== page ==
• Robert Baharian

Boomshakalaka

1993 was a brand new era for me and gaming - NBA Jam was released, and man, I wonder how many pennies I dropped into the slot of this machine. For any NBA Jam fans out there, you will remember the game's charming commentary - and boomshakala was by far the exclamation, it would express dominance, triumph, and excitement when you shattered that backboard.


And last week US inflation did just that - boomshakalaka! We saw the highest reading of inflation for over a decade with both monetary and fiscal stimulus driving up the cost of goods and services. I think we need to take this number with a grain of salt. We're coming off a number that fell off the face of a cliff when the pandemic hit - it's super clear on the chart below. There is still so much noise in the data, and it will be some months before we can really see the true effect of the lockdowns and supply chain bottle necks. I think a lot of what is going on is transitory, time will tell as to whether or not inflation is transitory.

Following the inflation headline, market pundits' attention has moved to what this means for the stock market. They say inflation is bad for stock markets. I don't know any better market that has the ability pass on costs to it's customers and fend off inflation* from eating into operating costs than the stock market itself. Sure it's not perfect, but nothing ever is.


Don't take my word for it, I've crunched the numbers going back to 1913, and here's what it looks like by decade:

Source: Refinitiv Datastream, Baharian Wealth Management


Over the entire data set, the average inflation rate per decade was 3.45% and the corresponding real stock market return was 46.95%. I think these returns are pretty good, considering the booms and busts we've lived and invested through during these times.


As you can see, the stock market has been an absolute rollercoaster ride. There have been some really great periods to invest, and some really poor periods to invest. I guess that's the nature of the stock market - bad times follow good times, and bad times are followed by good times. It's just super difficult to 1) know with any certainty where we are in the cycle, and 2) when to get in and when to get out.


I then drilled down into what happens to stocks when inflation is below the Fed's target of 2%, below the average rate of 3.45% (and above 0), and over the average rate of 3.45%. Here what happens to stocks during these times (real return):


Inflation Stocks Returns

<2% 107%

<3.45% 87.30%

>3.45% -0.02%


The takeaway for me from these numbers is that over the short-term the numbers are all over the place. The moment you stretch out your time horizon, the numbers start to become more consistent and make a lot more sense.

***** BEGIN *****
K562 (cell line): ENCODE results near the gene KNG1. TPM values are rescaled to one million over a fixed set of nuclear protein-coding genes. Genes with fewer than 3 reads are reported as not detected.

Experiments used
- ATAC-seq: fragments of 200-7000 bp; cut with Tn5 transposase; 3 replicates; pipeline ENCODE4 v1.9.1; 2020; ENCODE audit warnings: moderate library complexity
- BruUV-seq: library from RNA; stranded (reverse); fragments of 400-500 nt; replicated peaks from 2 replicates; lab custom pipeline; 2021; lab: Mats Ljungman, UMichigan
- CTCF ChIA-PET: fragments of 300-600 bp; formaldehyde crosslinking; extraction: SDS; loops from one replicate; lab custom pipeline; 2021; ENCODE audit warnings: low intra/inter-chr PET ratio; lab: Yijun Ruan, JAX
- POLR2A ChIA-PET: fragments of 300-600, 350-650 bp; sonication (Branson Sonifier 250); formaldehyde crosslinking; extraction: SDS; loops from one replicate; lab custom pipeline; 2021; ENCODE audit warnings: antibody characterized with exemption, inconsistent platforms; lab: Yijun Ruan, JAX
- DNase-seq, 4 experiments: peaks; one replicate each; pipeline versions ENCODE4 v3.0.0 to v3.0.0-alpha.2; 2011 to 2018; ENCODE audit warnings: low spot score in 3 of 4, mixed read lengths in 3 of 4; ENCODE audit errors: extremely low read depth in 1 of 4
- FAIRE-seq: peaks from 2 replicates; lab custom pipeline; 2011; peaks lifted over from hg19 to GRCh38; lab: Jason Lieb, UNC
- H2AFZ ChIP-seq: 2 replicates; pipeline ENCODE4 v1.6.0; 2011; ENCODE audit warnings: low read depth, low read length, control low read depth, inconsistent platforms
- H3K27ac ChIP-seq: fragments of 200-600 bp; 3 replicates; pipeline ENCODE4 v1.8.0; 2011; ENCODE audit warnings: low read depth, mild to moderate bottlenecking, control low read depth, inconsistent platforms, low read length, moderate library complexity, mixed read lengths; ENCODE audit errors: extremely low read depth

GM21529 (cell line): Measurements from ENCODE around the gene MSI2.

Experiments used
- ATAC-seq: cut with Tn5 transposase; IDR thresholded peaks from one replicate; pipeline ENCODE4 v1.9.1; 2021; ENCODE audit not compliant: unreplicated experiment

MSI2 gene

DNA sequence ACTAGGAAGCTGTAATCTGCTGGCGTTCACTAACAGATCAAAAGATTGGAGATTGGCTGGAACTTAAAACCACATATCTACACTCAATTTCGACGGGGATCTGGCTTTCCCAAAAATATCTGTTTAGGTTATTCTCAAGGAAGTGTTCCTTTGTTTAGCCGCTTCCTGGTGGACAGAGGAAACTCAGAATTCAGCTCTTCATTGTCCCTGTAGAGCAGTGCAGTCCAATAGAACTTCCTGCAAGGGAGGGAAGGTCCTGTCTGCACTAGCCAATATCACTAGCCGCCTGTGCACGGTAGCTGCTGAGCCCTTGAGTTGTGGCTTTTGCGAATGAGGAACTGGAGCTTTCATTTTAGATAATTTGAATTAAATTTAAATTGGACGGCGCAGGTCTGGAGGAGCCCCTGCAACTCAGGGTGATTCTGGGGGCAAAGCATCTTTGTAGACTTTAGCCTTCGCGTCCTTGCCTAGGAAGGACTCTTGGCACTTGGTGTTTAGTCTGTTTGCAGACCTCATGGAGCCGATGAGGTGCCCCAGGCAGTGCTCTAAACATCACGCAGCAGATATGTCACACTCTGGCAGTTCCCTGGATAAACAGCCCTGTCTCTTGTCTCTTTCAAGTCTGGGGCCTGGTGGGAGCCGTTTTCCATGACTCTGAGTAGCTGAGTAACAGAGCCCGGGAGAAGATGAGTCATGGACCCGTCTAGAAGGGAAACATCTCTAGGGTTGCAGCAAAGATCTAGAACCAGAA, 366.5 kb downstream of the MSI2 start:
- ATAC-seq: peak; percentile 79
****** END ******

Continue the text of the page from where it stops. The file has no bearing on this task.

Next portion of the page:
What is clear is that when inflation is low, stocks do well. In fact the lower the rate, the better stocks do. Even when inflation reaches the per decade average of 3.45%, stocks historically have returned solid figures. It's when inflation begins to creep higher is when stocks don't seem to be a great place to be. Having said this, the negative figure isn't as insane as what most pundits make it out to be, at -0.02% - I mean c'mon.


The challenge for investors is going to be to try and avoid the overreactions to the data and headlines.

In the short-run, the market is a voting machine. In the long-run, it is a weighing machine. - Benjamin Graham

We've got a long way to go before we hit a decade average inflation rate of 3.45%. For the last 30 years we've been living in a period of deflation. Think about the cost of energy, computers, mobile phones, cars, whitegoods, travel, I could go on but you get my drift. The productivity and efficiencies we've gains through technological enhancements has been mind blowing. This article was spot on.

Today, we're making things faster than we ever have, better than we ever have, cheaper than we ever have, and smaller than we ever have. There is so much that goes on in the world with much of these enhancements largely invisible. I think we are living in a period of low inflation/deflation with periods and spikes of inflation. The deflationary forces in the world today are so significant that the world we live in today is very different to the world that was.


Just like in NBA Jam, I think inflation is giving us a big head fake right now - 5% inflation YoY, cool your jets folks.


*I'm talking about good, healthy level of inflation here, in and around the long-term target, not Zimbabwean style hyperinflation.